I really do hope that Chinese streetwear designers and brand owners realize this. Making trendy items will make you quick money, but not in the long run. Chinese streetwear brands need to avoid platforms that aren’t in sync with the culture they are trying to curate. Making money is the foundation of any business, but they should ultimately strive for developing a brand with bigger intentions (versus solely making money). Attracting customers with the culture should be ingrained in the brand.
If it takes ten years for a Chinese brand to actually make it and flourish in the streetwear scene, so be it, because I know it’s going to gain the respect and hype it deserves. Good things take time. No famous brands that we all love today became successful overnight. Supreme started in 1994 as a skateboarding brand, and it took them years of nonstop hard work, dedication, blood, sweat, and tears to be at the pinnacle of streetwear, collaborating with LV and other renowned brands.
No famous brands that we all love today became successful overnight.
My message will only be meaningful to those who truly understand what I am trying to convey and to those who have the patience to develop their brands step by step. If you only want to make quick money, everything I’ve just said probably means nothing to you. However, if you are one of the many who wants to make an influential streetwear brand that everyone loves, I hope you continue to follow me on this journey. I will share industry knowledge and personal experience that may not necessarily guarantee you success, but you will surely benefit from.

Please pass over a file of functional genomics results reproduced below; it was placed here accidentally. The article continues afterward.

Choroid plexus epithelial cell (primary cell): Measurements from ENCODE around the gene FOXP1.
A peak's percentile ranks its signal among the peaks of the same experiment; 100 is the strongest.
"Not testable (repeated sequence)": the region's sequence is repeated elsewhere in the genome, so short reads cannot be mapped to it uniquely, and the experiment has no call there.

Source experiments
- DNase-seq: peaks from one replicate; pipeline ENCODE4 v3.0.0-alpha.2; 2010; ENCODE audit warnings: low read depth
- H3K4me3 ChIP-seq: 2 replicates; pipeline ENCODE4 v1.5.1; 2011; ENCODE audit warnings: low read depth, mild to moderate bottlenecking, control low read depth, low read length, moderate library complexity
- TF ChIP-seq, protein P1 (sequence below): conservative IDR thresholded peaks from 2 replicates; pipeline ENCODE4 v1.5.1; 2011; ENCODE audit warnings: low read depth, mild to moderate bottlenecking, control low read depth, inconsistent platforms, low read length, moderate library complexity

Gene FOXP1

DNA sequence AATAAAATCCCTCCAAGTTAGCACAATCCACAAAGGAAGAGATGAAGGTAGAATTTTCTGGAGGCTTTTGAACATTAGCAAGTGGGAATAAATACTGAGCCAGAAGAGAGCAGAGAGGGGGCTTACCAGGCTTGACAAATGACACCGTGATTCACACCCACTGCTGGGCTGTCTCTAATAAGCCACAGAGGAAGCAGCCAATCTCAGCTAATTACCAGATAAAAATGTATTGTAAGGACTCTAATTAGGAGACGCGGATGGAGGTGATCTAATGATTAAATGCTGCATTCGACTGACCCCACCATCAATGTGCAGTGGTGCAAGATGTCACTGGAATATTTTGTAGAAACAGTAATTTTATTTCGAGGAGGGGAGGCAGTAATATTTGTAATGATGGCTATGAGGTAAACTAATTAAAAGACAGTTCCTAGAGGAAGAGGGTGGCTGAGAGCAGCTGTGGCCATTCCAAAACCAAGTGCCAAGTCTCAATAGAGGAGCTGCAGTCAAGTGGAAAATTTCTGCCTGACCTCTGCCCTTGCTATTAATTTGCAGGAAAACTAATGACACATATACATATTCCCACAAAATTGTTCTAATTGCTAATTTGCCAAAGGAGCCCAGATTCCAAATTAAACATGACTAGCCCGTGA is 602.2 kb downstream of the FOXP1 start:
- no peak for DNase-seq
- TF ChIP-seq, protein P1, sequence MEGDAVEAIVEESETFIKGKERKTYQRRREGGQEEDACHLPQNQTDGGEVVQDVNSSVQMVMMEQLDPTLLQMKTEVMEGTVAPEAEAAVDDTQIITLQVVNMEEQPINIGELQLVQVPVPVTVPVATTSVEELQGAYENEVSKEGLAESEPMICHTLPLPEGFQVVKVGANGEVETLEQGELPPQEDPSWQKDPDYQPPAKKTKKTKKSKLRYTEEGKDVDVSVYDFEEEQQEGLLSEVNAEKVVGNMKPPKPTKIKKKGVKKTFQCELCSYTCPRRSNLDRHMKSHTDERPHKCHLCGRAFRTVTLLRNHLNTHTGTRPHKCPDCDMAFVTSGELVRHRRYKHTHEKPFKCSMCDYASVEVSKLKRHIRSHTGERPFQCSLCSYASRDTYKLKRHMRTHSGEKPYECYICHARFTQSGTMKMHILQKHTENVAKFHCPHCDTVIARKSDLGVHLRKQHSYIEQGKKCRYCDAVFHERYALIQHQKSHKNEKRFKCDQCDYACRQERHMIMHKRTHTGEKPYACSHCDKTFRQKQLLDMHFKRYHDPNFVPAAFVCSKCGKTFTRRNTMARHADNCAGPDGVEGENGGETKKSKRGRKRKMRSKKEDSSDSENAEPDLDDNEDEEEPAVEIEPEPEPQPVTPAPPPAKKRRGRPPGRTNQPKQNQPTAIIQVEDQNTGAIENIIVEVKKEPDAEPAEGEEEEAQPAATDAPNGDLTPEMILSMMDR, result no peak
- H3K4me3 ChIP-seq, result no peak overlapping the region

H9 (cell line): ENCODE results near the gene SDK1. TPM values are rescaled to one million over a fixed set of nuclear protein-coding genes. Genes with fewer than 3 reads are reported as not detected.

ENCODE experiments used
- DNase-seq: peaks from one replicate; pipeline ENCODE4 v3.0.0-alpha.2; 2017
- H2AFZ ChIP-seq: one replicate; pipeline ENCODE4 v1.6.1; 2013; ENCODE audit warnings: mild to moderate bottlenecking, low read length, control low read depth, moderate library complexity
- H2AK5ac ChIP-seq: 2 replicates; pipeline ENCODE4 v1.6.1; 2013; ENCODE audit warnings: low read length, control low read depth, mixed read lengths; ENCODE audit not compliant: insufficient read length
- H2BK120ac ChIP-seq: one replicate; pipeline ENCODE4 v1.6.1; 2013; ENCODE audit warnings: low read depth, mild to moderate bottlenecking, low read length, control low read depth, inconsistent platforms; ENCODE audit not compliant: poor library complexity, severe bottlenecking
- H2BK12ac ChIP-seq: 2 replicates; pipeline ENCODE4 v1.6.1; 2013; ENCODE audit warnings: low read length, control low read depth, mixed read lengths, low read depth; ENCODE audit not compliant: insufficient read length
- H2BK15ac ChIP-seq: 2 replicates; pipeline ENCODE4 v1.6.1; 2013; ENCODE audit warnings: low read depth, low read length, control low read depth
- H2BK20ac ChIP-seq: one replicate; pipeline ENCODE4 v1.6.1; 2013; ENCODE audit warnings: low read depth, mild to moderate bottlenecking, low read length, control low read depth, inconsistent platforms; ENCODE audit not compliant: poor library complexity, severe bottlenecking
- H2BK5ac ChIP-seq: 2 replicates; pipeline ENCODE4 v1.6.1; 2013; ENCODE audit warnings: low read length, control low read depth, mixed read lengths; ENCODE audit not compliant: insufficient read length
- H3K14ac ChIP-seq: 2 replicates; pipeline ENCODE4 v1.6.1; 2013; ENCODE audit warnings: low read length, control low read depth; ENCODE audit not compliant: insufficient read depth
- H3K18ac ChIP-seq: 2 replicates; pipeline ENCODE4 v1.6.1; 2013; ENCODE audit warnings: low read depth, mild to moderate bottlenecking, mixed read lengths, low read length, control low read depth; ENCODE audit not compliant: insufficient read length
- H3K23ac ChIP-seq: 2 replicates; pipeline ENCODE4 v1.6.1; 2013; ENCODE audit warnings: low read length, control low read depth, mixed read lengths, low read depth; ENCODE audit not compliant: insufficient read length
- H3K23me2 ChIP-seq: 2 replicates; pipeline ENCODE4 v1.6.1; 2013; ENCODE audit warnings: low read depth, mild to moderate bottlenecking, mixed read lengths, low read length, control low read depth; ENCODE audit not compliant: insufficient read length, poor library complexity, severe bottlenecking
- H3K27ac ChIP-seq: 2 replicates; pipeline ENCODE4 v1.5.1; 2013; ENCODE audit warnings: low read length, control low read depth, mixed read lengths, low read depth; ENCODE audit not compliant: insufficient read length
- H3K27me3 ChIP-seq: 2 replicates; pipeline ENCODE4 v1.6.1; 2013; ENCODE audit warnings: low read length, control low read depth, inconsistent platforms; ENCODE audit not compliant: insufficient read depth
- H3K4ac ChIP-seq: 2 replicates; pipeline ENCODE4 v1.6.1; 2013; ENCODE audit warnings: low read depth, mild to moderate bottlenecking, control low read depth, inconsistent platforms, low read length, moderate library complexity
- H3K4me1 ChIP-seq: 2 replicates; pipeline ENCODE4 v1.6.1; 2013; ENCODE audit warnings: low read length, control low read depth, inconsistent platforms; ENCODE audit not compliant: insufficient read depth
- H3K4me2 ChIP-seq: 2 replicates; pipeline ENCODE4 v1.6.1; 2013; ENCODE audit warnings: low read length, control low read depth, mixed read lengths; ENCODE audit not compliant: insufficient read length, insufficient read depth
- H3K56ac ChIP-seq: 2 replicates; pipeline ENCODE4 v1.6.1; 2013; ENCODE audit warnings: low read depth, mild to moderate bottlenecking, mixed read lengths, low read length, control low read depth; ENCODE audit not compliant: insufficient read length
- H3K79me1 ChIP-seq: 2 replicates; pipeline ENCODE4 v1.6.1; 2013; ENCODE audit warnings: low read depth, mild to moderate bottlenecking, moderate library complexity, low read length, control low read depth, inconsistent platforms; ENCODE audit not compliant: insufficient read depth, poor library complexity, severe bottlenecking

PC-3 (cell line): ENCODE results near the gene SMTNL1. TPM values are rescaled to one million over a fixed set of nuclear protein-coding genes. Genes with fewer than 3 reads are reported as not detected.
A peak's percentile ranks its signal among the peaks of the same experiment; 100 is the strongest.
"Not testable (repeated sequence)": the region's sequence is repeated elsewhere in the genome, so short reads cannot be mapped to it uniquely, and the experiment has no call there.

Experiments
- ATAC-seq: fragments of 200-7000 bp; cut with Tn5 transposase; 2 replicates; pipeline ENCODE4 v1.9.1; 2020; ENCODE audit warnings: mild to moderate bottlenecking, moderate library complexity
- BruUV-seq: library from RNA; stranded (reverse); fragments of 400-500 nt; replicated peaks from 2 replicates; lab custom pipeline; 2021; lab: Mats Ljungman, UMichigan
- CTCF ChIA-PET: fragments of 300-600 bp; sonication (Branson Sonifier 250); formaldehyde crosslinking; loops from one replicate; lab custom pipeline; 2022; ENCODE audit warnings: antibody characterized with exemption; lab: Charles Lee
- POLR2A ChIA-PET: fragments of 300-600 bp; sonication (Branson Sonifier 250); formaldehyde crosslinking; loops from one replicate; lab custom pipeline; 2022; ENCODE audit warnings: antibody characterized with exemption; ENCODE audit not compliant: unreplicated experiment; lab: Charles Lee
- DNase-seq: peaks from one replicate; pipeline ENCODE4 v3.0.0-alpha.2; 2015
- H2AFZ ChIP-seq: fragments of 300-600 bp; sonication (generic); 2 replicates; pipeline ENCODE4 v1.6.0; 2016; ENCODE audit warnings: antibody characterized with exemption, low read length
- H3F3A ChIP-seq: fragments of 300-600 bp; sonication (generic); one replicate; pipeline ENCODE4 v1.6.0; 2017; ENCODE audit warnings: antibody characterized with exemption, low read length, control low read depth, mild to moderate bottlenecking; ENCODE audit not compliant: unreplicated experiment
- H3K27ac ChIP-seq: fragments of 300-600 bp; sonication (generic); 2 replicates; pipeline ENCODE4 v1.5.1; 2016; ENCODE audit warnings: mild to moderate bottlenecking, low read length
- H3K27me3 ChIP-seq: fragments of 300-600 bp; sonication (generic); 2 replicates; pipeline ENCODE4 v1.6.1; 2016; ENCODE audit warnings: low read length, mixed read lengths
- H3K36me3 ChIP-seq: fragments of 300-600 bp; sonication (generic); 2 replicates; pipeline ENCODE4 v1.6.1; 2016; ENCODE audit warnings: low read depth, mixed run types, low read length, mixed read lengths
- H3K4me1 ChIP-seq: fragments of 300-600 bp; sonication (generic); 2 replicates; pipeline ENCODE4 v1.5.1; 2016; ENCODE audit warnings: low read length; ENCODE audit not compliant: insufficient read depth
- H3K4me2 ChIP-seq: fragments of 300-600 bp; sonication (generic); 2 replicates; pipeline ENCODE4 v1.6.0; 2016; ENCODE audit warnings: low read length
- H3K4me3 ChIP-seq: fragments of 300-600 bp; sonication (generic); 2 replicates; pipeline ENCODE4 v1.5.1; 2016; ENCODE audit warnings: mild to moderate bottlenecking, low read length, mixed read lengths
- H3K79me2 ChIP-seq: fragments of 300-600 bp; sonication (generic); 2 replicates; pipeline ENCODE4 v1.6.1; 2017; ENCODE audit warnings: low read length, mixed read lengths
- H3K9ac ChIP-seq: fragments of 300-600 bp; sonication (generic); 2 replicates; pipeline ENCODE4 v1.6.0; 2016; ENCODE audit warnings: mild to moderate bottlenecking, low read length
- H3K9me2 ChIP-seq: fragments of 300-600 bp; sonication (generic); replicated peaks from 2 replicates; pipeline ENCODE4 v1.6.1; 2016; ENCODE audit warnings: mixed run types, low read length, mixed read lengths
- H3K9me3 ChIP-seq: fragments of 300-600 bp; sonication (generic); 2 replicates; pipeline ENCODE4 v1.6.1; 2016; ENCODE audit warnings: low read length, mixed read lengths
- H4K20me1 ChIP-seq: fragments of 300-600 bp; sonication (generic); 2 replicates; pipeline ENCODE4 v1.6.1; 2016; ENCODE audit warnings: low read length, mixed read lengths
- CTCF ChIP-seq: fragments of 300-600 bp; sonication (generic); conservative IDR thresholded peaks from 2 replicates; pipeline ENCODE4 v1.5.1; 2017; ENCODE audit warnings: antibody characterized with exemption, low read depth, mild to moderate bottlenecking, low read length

中文版本： . 只会做爆款的潮牌，长期必败
国潮在国外的知名度是很低的，可以说几乎为零。除了clot之外，大部分在美国的潮流爱好者说不出第二个中国潮牌的名字。而且即使是CLOT，消费者所购买的往往也只是NIke x CLOT的联名，对于纯粹CLOT的服装，外国人是非常少主动上身的。
有人问我 “我看到中国李宁这两年在纽约办的时装周不是风生水起吗？” 关于这个，首先我想说的是，现在的时装周是有钱就能参与的show。而从2019的中国李宁纽约时装周能看出（因为那次活动与Solestage合作了），虽然他们能通过走秀让外国人看到产品的精美设计和优质用料，也能看到咱们有美国的巨星代言宣传，但是外国人走进店里，他们依然不会买单，品牌依然无法真正打开市场，这就是现实。在我看来，这其中的原因就是在品牌发展中，我们国潮缺乏了最重要的一点 —— 品牌文化。而这也能归根究底于目前的国潮发展形式，是和发展品牌文化背道而驰的。
而我希望国潮创业者也能明白这一点。做爆款的确会在短期赚钱，但是于品牌而言，长期必败。国潮需要脱离不适合自己品牌文化的平台，用心做品牌，通过自身去吸引用户。哪怕10年磨一剑，只要能做出来，那就是国潮出海No.1。我虽然不是一个设计师，但是研究了无数品牌。以往众多例子都能证明，成功的品牌都不是一夜成功的。Supreme 在 1994 年便作为滑板诞生，但也是直到近几年才由于于LV的合作，真正登上潮流之巅。